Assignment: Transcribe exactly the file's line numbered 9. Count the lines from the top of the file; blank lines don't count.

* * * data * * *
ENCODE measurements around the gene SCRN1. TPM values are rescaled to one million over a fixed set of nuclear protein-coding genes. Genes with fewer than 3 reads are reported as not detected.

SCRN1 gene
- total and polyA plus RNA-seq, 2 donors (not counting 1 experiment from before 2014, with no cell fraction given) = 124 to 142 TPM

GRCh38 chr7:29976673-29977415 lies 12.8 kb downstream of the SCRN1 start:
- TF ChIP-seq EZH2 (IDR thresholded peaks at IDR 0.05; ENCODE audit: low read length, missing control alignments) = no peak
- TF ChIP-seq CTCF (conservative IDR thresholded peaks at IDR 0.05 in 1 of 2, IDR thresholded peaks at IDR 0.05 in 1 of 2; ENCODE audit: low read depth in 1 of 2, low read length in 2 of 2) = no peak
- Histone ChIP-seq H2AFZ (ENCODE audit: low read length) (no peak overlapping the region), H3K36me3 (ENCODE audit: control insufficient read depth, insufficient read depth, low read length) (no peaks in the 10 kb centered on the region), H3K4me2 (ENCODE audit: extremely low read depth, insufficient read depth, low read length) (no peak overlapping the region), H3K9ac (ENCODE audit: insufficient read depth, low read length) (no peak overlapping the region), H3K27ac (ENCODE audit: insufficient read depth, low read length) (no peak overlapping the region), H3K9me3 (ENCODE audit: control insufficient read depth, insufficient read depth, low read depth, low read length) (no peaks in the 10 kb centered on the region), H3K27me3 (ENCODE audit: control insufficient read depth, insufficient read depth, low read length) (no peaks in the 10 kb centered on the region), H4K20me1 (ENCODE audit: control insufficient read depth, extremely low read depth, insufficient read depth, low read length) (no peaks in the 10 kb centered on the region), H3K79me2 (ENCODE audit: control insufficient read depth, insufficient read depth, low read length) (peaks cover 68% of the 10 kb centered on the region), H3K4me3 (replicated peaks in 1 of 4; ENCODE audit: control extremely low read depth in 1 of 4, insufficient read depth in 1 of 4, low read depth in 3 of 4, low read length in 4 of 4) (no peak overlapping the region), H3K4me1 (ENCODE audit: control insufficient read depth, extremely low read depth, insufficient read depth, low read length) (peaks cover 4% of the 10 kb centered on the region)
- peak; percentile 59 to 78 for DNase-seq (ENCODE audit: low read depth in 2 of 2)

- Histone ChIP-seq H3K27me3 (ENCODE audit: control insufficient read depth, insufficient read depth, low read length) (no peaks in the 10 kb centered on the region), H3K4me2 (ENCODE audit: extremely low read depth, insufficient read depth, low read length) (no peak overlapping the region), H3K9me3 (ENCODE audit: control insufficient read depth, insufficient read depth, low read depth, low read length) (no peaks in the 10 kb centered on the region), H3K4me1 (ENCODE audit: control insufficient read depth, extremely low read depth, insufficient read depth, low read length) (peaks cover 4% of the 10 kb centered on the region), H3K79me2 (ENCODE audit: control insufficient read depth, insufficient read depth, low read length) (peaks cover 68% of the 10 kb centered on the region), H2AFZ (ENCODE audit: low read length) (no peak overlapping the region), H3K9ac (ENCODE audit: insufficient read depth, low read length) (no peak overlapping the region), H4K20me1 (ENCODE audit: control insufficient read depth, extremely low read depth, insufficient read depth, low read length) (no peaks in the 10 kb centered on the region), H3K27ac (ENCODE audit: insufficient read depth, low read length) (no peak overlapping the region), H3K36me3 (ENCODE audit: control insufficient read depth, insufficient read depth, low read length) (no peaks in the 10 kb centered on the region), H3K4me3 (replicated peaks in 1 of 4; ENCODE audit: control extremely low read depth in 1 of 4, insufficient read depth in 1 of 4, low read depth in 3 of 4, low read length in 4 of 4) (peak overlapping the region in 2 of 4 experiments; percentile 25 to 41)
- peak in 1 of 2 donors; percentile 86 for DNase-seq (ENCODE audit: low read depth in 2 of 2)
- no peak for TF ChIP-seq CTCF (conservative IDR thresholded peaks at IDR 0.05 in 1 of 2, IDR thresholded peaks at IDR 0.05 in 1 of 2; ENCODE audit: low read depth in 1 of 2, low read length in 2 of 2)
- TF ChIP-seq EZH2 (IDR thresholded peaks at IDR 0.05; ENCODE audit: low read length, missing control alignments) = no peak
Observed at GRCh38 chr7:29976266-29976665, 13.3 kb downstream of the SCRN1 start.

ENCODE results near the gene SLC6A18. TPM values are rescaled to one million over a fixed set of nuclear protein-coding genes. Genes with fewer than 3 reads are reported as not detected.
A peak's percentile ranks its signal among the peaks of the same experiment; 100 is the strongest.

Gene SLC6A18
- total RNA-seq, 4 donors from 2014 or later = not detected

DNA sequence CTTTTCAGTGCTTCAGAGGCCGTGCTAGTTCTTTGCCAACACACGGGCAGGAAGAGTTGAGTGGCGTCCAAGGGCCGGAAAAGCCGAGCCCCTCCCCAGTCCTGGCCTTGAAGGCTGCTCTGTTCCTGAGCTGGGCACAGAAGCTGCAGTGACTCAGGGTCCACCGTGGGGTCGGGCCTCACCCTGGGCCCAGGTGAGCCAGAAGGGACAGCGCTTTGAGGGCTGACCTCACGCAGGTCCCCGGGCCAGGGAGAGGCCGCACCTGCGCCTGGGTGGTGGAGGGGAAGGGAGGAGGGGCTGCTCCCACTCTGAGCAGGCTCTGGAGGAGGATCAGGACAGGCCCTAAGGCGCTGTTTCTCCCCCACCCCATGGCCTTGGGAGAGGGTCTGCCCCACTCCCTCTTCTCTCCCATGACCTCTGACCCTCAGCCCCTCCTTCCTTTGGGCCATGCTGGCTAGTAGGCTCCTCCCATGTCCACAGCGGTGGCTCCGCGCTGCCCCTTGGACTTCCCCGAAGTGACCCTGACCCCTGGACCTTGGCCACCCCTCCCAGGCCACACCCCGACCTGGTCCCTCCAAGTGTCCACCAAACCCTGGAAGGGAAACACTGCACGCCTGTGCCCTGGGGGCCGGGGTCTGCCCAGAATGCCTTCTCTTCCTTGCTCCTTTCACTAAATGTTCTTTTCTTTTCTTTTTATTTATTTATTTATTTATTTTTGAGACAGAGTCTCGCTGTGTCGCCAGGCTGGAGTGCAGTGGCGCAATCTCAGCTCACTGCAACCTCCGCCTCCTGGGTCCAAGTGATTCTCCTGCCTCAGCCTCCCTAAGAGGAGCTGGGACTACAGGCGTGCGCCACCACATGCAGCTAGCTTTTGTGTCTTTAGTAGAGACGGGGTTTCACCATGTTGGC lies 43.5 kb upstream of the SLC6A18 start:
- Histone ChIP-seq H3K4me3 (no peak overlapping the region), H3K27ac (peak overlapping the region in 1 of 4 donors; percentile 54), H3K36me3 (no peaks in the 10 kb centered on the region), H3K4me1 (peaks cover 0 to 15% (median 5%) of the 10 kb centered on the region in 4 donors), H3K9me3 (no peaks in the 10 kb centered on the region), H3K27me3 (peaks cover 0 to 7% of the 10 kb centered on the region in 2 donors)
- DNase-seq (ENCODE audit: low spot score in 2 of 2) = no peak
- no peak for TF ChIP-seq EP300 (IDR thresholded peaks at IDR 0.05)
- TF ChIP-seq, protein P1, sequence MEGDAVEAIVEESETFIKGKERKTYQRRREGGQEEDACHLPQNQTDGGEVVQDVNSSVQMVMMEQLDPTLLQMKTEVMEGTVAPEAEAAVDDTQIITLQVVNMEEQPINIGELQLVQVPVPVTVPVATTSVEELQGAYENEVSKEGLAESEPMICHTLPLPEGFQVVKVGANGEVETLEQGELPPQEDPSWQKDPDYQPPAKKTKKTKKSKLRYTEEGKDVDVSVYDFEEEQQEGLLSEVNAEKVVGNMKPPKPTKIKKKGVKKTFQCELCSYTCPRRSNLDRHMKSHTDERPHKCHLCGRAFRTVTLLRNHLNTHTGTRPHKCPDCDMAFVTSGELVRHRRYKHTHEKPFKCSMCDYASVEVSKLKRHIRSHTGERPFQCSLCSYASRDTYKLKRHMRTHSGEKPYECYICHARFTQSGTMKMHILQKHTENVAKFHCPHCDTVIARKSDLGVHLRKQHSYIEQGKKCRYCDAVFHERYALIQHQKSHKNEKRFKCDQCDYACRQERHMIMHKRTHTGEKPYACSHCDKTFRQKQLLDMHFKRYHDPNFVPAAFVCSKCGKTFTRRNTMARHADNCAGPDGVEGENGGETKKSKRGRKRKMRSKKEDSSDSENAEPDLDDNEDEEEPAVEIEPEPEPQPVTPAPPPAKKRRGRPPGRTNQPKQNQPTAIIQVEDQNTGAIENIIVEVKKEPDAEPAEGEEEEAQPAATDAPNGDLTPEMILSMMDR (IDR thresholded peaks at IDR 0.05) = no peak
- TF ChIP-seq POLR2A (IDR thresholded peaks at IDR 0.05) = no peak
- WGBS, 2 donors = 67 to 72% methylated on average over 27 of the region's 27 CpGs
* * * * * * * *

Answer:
- Histone ChIP-seq H3K27me3 (ENCODE audit: control insufficient read depth, insufficient read depth, low read length) (no peaks in the 10 kb centered on the region), H3K4me2 (ENCODE audit: extremely low read depth, insufficient read depth, low read length) (no peak overlapping the region), H3K9me3 (ENCODE audit: control insufficient read depth, insufficient read depth, low read depth, low read length) (no peaks in the 10 kb centered on the region), H3K4me1 (ENCODE audit: control insufficient read depth, extremely low read depth, insufficient read depth, low read length) (peaks cover 4% of the 10 kb centered on the region), H3K79me2 (ENCODE audit: control insufficient read depth, insufficient read depth, low read length) (peaks cover 68% of the 10 kb centered on the region), H2AFZ (ENCODE audit: low read length) (no peak overlapping the region), H3K9ac (ENCODE audit: insufficient read depth, low read length) (no peak overlapping the region), H4K20me1 (ENCODE audit: control insufficient read depth, extremely low read depth, insufficient read depth, low read length) (no peaks in the 10 kb centered on the region), H3K27ac (ENCODE audit: insufficient read depth, low read length) (no peak overlapping the region), H3K36me3 (ENCODE audit: control insufficient read depth, insufficient read depth, low read length) (no peaks in the 10 kb centered on the region), H3K4me3 (replicated peaks in 1 of 4; ENCODE audit: control extremely low read depth in 1 of 4, insufficient read depth in 1 of 4, low read depth in 3 of 4, low read length in 4 of 4) (peak overlapping the region in 2 of 4 experiments; percentile 25 to 41)